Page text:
From: ncroce-ga on 27 Jan 2005 13:35 PST
A softcover book of, let's say, 300 pages will cost around $2.50 per
unit for a print run of 2,000 copies. So the total cost to you would
be $5,000. As the print run decreases, the unit cost rises
considerably. You would probably pay $4.00 per copy for a 1,000 print
run and around $6.00 per copy for a 500 print run.

Printing the books yourself though requires a much larger investment
than the print-run costs. You have to hire someone to edit, produce,
design and store the books. Without publishing experience this can be
a living nightmare.

For your purposes, I would recommend one of the print-on-demand (POD)
pay-to-publish services. They have the technology to publish one unit
at a time, thus eliminating the warehousing barriers. They also
provide editing and free design services, as well as
listings and all the Library-of-Congress registrations. If you want to
give away copies though, you have to buy them yourself, usually at an
author discount of between 25 and 50 percent depending on how many
units you buy.

Here are a couple reputable POD publishers:
Subject: Re: Self-publish a book
From: inktreemarketing-ga on 04 Feb 2005 12:00 PST
I recommend you self publish and do not use one of the "publishing
services" you're hearing about. I've had so many clients use these
services only to end up very, very disappointed. Your contract with
these services often allow them to maintain control of the Copyright
and that is not something you want as a self publisher!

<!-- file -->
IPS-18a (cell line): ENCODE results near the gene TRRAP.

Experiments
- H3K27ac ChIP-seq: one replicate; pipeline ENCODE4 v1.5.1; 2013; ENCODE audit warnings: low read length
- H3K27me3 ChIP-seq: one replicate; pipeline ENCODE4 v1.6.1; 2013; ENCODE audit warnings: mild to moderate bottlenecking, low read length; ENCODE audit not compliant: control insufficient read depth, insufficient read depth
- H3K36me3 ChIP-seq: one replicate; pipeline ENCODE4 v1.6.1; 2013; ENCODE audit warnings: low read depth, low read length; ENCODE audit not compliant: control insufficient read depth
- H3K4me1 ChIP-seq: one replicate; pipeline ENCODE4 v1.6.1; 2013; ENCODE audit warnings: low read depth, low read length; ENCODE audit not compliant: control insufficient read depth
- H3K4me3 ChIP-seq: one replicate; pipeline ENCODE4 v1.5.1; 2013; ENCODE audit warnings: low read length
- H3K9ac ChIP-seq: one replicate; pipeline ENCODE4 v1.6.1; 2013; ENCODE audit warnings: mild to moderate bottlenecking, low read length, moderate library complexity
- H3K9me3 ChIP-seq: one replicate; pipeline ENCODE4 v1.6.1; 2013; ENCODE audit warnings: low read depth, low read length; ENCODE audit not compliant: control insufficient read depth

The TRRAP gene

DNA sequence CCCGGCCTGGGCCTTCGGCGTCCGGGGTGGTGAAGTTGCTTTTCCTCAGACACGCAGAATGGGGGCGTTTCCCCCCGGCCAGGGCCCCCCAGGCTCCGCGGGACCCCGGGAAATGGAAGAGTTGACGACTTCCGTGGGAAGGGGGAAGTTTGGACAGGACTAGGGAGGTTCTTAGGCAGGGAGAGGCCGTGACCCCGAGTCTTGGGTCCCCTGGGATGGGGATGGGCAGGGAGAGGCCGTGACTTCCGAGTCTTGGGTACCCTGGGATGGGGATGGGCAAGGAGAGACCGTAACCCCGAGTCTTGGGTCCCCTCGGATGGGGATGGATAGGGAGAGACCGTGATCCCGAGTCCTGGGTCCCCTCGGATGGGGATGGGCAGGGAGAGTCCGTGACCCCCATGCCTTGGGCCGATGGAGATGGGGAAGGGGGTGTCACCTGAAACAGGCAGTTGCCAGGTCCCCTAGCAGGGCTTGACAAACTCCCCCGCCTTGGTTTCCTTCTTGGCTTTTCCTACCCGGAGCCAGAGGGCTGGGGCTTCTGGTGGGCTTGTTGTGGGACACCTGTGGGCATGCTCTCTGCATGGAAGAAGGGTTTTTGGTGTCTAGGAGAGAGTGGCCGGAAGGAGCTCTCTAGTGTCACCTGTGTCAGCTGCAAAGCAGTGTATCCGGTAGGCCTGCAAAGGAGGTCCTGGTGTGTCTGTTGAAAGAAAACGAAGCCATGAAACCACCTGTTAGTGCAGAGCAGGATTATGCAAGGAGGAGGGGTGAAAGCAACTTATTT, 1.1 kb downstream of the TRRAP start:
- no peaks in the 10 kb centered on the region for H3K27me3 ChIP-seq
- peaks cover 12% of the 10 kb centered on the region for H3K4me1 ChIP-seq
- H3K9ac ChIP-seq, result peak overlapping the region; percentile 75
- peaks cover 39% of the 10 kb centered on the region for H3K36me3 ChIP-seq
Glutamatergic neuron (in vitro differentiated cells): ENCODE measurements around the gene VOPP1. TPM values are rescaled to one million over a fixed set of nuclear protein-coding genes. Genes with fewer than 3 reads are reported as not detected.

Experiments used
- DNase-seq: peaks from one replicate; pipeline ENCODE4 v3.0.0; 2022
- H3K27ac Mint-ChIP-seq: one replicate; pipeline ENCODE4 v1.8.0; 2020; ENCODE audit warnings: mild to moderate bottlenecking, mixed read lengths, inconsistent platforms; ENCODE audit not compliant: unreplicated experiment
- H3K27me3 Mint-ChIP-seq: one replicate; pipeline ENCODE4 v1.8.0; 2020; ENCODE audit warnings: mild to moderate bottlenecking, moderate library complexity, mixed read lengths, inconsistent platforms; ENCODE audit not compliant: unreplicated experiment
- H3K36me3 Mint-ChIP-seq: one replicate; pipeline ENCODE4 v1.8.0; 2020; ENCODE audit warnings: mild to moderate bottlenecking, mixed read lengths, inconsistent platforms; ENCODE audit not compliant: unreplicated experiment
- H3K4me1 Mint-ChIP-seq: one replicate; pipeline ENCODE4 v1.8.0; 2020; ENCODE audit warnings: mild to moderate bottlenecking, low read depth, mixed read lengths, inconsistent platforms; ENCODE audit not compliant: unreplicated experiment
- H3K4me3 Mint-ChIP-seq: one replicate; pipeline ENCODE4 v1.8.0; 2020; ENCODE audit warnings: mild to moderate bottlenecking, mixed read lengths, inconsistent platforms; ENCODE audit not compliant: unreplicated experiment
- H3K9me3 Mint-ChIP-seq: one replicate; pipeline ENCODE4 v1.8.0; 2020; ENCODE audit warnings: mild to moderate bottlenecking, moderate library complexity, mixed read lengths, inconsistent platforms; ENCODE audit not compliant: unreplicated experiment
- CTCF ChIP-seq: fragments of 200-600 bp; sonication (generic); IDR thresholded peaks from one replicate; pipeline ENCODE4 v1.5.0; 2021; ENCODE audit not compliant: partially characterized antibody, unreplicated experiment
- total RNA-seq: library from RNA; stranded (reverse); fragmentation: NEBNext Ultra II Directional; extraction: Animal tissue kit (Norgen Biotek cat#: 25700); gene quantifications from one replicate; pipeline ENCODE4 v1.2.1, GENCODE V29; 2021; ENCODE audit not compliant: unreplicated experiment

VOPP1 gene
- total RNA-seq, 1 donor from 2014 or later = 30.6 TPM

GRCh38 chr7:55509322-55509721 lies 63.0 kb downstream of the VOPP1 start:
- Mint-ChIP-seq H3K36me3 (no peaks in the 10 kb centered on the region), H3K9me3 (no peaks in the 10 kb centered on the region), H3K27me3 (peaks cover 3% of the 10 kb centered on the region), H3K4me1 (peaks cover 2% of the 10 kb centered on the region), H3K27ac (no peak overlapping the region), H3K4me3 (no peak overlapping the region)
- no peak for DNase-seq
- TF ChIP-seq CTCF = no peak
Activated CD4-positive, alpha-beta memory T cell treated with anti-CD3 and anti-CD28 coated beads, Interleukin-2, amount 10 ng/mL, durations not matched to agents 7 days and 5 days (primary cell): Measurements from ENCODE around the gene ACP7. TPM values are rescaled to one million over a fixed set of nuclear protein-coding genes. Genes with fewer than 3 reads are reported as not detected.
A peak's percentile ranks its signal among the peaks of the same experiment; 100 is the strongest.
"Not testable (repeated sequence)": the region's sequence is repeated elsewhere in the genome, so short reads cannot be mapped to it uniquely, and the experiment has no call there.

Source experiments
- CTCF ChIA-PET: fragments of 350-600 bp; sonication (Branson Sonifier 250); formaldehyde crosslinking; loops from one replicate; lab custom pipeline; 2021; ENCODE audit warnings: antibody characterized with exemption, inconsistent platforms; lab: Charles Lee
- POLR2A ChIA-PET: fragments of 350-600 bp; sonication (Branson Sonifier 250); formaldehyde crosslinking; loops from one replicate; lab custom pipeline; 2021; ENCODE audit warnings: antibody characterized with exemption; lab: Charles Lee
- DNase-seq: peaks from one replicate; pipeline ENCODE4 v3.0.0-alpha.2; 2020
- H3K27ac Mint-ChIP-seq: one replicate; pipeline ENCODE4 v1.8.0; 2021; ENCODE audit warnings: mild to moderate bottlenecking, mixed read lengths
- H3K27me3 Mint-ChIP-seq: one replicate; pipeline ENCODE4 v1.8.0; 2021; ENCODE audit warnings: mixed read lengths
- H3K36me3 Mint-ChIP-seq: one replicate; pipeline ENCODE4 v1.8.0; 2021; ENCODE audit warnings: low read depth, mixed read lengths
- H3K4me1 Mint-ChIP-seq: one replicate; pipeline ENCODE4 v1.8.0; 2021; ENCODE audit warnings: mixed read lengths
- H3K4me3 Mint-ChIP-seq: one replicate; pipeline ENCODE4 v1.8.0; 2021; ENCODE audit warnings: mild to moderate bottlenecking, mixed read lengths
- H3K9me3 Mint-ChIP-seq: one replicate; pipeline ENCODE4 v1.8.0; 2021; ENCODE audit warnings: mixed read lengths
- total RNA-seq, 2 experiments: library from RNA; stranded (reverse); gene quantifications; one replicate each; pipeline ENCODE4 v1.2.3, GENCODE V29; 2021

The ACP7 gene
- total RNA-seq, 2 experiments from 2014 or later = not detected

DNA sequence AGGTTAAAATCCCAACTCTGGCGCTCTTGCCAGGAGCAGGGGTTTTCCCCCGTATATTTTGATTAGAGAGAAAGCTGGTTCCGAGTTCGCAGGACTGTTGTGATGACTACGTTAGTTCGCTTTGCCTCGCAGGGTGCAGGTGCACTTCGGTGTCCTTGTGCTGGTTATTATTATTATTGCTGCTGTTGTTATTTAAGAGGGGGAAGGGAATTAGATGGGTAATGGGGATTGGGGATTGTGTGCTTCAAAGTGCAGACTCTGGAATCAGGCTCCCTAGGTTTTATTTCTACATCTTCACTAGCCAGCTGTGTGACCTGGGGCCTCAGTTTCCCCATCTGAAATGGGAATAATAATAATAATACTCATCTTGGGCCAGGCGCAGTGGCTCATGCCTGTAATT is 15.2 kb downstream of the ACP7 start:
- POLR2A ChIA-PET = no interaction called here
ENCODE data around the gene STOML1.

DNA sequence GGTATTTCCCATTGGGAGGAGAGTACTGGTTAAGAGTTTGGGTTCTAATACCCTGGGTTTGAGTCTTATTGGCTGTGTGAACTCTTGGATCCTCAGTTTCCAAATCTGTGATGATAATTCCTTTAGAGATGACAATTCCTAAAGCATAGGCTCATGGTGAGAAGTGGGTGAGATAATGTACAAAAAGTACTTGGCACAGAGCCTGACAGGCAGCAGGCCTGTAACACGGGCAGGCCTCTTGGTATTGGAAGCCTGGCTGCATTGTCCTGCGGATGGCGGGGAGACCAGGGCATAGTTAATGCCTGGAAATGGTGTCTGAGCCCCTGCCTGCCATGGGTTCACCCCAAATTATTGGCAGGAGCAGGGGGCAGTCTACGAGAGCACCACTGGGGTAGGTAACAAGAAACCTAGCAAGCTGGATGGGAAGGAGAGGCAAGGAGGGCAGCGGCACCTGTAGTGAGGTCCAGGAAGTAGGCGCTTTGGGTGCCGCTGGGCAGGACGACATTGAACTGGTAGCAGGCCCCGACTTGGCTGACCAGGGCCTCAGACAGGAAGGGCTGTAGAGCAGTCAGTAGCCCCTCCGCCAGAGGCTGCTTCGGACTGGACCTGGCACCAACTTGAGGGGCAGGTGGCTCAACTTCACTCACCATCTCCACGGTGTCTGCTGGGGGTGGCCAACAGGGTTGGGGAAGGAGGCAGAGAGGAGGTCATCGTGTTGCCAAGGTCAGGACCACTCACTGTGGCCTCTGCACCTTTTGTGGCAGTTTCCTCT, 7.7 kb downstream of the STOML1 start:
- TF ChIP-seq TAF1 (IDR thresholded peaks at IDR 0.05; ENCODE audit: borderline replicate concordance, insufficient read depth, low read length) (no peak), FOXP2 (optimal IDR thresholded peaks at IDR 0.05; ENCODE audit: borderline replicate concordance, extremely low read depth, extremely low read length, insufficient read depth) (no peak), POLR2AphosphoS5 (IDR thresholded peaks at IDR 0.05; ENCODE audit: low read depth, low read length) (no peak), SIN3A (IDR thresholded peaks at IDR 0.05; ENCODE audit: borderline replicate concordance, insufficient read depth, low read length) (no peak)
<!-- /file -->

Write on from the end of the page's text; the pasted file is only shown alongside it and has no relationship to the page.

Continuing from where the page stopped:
I struggle to understand exactly what the benefit of these services is
to the author. You are still paying fees to have your book designed
(usually poorly), edited and printed. Subsequently, you are giving up
profit and control, and in the end, the marketing and promotion of the
book will revert back to you. The problem lies in the fact that you
are giving up a huge chunk of the profits which means you are very
limited in your marketing and promotion options. We deal with large
volume buyers and often can't work with "self published" books from
such publishing services because there simply isn't enough profit

The services provided by such companies are nothing you can't easily
do for yourself while still maintaining project control and profit.
Subject: Re: Self-publish a book
From: johnkremer-ga on 04 Feb 2005 23:34 PST
You will get the best value by going to a book printer for 500 to 2000
copies of a book. And then doing the copyright work yourself. It
doesn't take much time to get a copyright. POD companies will cost
about $7 to $10 per book for a book your size doing them 1 to 25
copies at a time. Book printers will charge about $2.00 per book for
2000 copies, maybe a little more or less, since you didn't give a
specific page count.

You are always better off with a real book printer if you can afford
to print a thousand copies or more right away.

For book printers, go to

For POD printers/publishers, go to

Some of the best PODers include Infinity Publishing, iUniverse,
AuthoerHouse, and Xlibris.

John Kremer, author of 1001 Ways to Market Your Books
Subject: Re: Self-publish a book
From: windowsill-ga on 09 Mar 2005 07:51 PST
I can recommend (Wheatmark) at You can calculate your costs online and
their books are returnable by resellers.